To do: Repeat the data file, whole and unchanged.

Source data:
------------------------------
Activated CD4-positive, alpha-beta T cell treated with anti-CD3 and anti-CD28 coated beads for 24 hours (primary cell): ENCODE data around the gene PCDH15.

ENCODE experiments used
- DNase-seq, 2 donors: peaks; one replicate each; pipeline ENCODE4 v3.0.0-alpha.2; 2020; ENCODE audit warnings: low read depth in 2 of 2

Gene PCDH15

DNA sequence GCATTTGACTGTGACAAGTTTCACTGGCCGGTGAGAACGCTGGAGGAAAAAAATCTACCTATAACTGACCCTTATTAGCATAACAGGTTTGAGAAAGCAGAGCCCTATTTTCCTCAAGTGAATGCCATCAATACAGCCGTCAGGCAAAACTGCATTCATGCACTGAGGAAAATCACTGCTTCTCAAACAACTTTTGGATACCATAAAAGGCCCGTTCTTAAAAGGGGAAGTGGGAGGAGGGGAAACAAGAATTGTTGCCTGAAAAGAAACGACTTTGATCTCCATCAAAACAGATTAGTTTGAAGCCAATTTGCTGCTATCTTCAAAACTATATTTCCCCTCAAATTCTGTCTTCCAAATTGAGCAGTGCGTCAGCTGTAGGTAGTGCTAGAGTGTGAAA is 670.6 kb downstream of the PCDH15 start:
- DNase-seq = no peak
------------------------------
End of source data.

Activated CD4-positive, alpha-beta T cell treated with anti-CD3 and anti-CD28 coated beads for 24 hours (primary cell): ENCODE data around the gene PCDH15.

ENCODE experiments used
- DNase-seq, 2 donors: peaks; one replicate each; pipeline ENCODE4 v3.0.0-alpha.2; 2020; ENCODE audit warnings: low read depth in 2 of 2

Gene PCDH15

DNA sequence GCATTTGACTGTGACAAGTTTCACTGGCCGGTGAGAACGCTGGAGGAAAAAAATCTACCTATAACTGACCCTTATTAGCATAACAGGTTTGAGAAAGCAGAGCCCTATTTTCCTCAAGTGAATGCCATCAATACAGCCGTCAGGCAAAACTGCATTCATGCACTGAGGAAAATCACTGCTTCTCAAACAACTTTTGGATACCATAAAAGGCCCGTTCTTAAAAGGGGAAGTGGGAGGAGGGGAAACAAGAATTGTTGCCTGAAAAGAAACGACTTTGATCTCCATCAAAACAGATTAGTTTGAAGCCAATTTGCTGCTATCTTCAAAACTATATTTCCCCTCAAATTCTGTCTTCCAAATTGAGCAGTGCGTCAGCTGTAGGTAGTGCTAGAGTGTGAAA is 670.6 kb downstream of the PCDH15 start:
- DNase-seq = no peak